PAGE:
In 2014 Hyundai sold 14,979 i20s compared to just 7,561 Accents, meaning the company will need to push its new entry vehicle aggressively if it intends to reclaim that marketshare with a more simplified single offering.
Speaking to CarAdvice at the launch of the new Hyundai Tucson in Thredbo this week, the company’s chief operating officer John Elsworth said Accent will get ‘close to off-setting the volume [loss]’ of the i20, which sees its last shipment arrive from India in August, while other models such as the new Tuscon will help in other categories.
“We have to make it up with other models. Seriously, it’s just a fact of life, the car is gone from our lives, those two weren’t available so we will do our best to make up that volume with Accent.”
Hyundai sold a record 1160 Accents in June, while sales of the i20 began to wind down (396).
“For the first time in June, we had a bit of a push with the dealers and we broke our own record. It was the most Accents we’ve ever sold in the history of the car in three years. We know when we push, we’ve got real upside with Accent in that segment.”
The new $14,990 pricing for Hyundai Accent will see the base model equipped with a 1.4-litre engine, also available with a CVT (+$2000), while the top-spec will now be the SR, with a 1.6-litre engine from $16,990 in manual guise.
The light car segment is the most susceptible to pricing and Ellsworth believes Hyundai has got the Accent’s positioning just about right.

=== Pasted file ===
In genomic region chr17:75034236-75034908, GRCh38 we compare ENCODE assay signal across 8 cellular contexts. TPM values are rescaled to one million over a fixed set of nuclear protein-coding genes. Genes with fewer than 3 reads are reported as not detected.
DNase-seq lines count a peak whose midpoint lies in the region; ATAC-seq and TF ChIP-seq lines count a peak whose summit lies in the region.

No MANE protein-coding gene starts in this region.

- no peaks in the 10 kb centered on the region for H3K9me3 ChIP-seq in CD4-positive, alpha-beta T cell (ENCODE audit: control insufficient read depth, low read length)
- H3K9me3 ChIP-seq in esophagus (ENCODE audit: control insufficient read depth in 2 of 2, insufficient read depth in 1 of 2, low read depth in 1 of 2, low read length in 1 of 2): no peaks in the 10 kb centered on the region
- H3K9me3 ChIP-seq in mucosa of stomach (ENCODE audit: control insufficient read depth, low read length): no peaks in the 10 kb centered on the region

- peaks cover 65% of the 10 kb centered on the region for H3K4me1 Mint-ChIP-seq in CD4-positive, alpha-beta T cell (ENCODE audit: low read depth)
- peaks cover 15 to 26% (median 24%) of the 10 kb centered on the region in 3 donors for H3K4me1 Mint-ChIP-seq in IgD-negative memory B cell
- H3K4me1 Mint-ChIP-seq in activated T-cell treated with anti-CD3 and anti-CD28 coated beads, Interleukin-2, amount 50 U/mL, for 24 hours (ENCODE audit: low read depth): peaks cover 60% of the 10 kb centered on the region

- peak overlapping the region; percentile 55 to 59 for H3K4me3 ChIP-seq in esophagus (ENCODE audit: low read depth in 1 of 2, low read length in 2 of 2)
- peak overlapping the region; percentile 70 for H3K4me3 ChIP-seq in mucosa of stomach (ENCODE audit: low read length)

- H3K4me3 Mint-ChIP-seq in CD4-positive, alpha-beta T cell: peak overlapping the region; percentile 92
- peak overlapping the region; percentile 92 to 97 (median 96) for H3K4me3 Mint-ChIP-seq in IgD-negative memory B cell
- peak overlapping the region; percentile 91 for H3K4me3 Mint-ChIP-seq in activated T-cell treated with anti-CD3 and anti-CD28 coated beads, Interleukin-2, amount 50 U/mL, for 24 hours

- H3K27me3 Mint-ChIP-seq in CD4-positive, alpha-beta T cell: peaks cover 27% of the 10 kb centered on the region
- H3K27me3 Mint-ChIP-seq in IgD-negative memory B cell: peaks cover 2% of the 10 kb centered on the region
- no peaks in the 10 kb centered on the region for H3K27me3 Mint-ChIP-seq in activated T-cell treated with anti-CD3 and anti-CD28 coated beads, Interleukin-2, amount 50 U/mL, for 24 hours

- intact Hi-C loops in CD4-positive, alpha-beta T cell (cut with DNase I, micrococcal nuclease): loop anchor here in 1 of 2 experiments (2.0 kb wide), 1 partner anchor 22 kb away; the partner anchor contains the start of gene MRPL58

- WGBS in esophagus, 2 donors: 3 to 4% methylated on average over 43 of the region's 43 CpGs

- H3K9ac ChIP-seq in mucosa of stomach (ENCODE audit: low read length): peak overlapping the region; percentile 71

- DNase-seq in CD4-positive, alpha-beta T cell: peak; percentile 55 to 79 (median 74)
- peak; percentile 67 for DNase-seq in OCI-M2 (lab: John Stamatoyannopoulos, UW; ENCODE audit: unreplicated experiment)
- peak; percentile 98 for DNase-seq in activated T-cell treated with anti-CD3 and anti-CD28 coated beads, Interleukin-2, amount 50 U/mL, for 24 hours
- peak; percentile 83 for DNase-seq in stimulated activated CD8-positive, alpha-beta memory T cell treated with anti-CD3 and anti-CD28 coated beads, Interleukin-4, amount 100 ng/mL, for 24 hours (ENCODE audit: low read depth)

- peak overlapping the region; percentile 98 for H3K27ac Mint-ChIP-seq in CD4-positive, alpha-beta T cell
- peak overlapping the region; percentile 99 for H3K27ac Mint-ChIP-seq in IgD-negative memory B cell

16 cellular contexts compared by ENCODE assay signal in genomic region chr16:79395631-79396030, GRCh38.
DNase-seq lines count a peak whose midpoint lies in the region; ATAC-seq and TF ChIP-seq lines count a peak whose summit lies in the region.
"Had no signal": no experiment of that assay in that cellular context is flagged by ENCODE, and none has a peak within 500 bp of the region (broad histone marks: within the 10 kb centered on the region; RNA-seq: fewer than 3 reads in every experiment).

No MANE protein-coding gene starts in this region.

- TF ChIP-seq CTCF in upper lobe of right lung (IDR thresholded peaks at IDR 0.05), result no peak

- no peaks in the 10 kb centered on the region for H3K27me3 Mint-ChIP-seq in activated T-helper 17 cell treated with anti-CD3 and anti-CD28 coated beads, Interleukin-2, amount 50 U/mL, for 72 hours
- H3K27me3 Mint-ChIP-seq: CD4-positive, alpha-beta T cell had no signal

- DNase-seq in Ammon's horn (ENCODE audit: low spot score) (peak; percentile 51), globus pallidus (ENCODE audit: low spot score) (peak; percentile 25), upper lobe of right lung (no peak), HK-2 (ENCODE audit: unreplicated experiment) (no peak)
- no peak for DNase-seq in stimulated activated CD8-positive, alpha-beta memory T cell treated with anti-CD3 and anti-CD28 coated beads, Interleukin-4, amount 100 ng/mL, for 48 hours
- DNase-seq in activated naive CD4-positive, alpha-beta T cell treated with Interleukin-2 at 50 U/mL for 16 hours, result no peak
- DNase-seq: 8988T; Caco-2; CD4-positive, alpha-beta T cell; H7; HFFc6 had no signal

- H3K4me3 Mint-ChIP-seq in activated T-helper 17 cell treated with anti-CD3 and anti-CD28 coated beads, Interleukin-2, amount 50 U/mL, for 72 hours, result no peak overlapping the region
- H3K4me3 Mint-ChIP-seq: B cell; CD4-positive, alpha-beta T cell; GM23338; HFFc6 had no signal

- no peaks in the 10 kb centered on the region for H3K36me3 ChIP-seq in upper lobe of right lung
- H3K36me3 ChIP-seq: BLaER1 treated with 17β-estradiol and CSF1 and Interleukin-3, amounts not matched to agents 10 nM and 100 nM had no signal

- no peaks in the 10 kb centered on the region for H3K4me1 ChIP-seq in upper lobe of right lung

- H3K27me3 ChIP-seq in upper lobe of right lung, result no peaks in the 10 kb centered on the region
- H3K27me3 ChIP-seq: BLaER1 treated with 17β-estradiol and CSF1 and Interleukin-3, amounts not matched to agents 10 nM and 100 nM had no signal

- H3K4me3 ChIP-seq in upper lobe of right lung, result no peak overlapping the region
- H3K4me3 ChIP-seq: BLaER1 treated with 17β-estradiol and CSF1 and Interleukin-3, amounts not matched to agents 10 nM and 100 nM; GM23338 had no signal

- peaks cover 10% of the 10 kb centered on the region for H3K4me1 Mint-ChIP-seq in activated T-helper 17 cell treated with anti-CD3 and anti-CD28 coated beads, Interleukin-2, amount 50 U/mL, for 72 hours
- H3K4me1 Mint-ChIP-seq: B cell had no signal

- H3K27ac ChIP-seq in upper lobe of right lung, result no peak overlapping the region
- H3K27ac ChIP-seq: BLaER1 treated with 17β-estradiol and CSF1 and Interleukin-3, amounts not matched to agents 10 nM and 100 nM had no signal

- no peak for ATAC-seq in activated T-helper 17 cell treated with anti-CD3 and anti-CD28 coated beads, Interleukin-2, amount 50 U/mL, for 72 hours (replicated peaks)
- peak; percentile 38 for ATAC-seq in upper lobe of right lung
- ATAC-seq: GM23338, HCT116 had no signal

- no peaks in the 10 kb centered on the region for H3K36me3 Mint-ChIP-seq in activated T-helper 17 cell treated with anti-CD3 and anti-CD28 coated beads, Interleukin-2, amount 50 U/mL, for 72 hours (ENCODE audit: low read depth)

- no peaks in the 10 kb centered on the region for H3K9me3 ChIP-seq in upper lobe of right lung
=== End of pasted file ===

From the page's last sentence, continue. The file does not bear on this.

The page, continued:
“It’s a very price sensitive segment so if you’re not there or about with the price you do forgo lots of volume, but we think we are there with the price so we will probably keep tweaking it as we go and see where that sweet spot is and when we get it, we will sell lots of cars.”
While it may seem as the though the outgoing i20 was competing with the likes of the Mitsubishi Mirage and Nissan Micra on price, Ellsworth says the i20 was always in and about the $15,000 price category, similar to the South-Korean built Accent.
“When we use to advertise, say $13,990 driveaway for an i20 – which wasn’t all the time by the way – that was for a three-door, and we didn’t ever sell that many three doors, it was like 10.0 or 15.0 per cent of the cars we use to sell were three doors so the vast majority of car we use to sell were five doors and they were $14,990, $15,990 drive away depending on what was going on about in the market.”
It’s not the first time Hyundai Australia has lost a steady volume seller, back in 2011 the South Korean brand dropped the popular Getz in favour of the i20 and despite the initial volume loss, went on to sell a record 100,011 cars in 2014.